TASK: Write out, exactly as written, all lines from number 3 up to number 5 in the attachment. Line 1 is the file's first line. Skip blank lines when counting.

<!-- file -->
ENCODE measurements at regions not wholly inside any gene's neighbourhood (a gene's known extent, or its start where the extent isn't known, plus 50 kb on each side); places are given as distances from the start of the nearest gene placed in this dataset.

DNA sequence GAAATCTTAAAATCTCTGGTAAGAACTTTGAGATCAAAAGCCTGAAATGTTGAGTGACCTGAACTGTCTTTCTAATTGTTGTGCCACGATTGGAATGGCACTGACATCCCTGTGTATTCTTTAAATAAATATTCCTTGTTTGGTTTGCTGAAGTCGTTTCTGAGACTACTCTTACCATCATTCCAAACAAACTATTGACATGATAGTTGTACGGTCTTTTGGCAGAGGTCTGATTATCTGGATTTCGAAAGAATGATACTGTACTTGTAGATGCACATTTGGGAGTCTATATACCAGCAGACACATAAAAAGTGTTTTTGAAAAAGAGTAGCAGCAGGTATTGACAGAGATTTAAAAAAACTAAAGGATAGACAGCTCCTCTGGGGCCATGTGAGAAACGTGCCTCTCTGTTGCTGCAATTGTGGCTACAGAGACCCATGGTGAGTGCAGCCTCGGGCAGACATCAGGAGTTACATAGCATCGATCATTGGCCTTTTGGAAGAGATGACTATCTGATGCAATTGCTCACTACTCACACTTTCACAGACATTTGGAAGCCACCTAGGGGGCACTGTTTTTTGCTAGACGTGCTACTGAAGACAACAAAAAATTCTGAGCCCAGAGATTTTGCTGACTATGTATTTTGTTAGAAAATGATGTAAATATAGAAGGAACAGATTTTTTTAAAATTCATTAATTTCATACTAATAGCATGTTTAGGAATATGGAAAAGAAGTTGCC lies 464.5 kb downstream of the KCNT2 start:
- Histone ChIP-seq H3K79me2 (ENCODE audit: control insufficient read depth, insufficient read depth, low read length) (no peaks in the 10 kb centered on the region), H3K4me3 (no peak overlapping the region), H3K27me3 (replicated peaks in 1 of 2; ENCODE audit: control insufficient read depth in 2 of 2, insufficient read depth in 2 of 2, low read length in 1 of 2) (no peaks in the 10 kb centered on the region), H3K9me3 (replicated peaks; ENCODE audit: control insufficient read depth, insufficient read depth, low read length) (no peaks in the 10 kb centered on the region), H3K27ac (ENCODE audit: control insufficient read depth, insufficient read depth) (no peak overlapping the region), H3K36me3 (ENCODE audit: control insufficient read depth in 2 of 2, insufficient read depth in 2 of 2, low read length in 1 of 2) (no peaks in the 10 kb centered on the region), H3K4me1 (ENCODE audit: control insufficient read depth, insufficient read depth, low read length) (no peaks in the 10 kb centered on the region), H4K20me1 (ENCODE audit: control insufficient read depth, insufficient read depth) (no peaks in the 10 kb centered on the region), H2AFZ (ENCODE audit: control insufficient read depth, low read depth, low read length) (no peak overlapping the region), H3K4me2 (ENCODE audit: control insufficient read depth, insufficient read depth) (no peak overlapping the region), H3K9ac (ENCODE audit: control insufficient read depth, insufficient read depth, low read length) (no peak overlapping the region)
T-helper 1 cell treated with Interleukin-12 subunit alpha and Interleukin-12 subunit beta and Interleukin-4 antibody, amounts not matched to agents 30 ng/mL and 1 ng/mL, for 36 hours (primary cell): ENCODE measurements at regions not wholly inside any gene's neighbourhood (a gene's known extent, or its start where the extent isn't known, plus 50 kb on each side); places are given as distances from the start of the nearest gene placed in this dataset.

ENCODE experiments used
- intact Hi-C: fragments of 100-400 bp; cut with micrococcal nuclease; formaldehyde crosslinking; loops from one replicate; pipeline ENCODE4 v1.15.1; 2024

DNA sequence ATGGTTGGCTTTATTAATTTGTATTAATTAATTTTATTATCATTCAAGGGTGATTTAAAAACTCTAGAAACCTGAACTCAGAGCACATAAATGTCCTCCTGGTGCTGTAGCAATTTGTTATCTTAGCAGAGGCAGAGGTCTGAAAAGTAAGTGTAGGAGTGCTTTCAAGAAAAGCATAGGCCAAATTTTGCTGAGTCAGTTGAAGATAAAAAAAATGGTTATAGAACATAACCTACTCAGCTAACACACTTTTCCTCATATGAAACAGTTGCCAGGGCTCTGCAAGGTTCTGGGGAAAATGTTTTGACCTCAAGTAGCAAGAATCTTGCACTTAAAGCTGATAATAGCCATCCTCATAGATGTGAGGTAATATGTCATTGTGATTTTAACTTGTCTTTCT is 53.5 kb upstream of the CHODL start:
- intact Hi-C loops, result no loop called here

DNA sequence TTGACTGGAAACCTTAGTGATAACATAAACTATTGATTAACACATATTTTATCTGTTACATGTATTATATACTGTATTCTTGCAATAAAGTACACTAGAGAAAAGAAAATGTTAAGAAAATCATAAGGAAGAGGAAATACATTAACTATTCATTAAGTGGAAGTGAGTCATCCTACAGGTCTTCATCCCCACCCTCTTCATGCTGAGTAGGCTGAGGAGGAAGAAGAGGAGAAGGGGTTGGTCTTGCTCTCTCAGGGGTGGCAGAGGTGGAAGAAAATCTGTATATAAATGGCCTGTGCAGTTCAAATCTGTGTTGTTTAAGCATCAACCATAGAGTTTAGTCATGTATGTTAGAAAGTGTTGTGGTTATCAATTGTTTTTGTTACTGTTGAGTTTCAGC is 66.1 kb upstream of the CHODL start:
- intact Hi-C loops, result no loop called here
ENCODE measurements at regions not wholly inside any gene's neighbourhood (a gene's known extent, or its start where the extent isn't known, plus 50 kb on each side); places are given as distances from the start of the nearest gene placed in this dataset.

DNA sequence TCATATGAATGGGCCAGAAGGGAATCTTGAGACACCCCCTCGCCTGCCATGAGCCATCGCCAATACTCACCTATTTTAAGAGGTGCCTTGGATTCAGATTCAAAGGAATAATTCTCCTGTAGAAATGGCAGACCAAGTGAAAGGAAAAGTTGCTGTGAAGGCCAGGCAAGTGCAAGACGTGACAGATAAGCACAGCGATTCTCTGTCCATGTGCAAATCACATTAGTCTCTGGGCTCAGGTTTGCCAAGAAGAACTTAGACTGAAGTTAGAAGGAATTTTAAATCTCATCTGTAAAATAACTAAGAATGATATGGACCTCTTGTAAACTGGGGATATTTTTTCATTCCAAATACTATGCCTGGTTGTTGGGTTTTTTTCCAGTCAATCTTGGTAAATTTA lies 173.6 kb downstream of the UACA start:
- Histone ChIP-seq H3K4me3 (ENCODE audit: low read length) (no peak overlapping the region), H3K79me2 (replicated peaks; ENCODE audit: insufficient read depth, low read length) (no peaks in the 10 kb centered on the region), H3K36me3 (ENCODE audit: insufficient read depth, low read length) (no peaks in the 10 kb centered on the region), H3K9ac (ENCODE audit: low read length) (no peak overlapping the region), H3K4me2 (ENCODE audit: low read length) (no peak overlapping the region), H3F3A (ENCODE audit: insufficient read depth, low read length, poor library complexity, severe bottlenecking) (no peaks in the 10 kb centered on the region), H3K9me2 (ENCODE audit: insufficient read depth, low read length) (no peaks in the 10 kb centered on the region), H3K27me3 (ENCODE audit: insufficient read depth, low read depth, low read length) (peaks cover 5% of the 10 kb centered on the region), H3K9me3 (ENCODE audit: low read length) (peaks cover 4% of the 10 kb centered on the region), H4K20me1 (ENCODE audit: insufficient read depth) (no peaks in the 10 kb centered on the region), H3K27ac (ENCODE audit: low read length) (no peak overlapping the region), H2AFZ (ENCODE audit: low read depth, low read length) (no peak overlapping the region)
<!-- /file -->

- Histone ChIP-seq H3K79me2 (ENCODE audit: control insufficient read depth, insufficient read depth, low read length) (no peaks in the 10 kb centered on the region), H3K4me3 (no peak overlapping the region), H3K27me3 (replicated peaks in 1 of 2; ENCODE audit: control insufficient read depth in 2 of 2, insufficient read depth in 2 of 2, low read length in 1 of 2) (no peaks in the 10 kb centered on the region), H3K9me3 (replicated peaks; ENCODE audit: control insufficient read depth, insufficient read depth, low read length) (no peaks in the 10 kb centered on the region), H3K27ac (ENCODE audit: control insufficient read depth, insufficient read depth) (no peak overlapping the region), H3K36me3 (ENCODE audit: control insufficient read depth in 2 of 2, insufficient read depth in 2 of 2, low read length in 1 of 2) (no peaks in the 10 kb centered on the region), H3K4me1 (ENCODE audit: control insufficient read depth, insufficient read depth, low read length) (no peaks in the 10 kb centered on the region), H4K20me1 (ENCODE audit: control insufficient read depth, insufficient read depth) (no peaks in the 10 kb centered on the region), H2AFZ (ENCODE audit: control insufficient read depth, low read depth, low read length) (no peak overlapping the region), H3K4me2 (ENCODE audit: control insufficient read depth, insufficient read depth) (no peak overlapping the region), H3K9ac (ENCODE audit: control insufficient read depth, insufficient read depth, low read length) (no peak overlapping the region)
T-helper 1 cell treated with Interleukin-12 subunit alpha and Interleukin-12 subunit beta and Interleukin-4 antibody, amounts not matched to agents 30 ng/mL and 1 ng/mL, for 36 hours (primary cell): ENCODE measurements at regions not wholly inside any gene's neighbourhood (a gene's known extent, or its start where the extent isn't known, plus 50 kb on each side); places are given as distances from the start of the nearest gene placed in this dataset.

ENCODE experiments used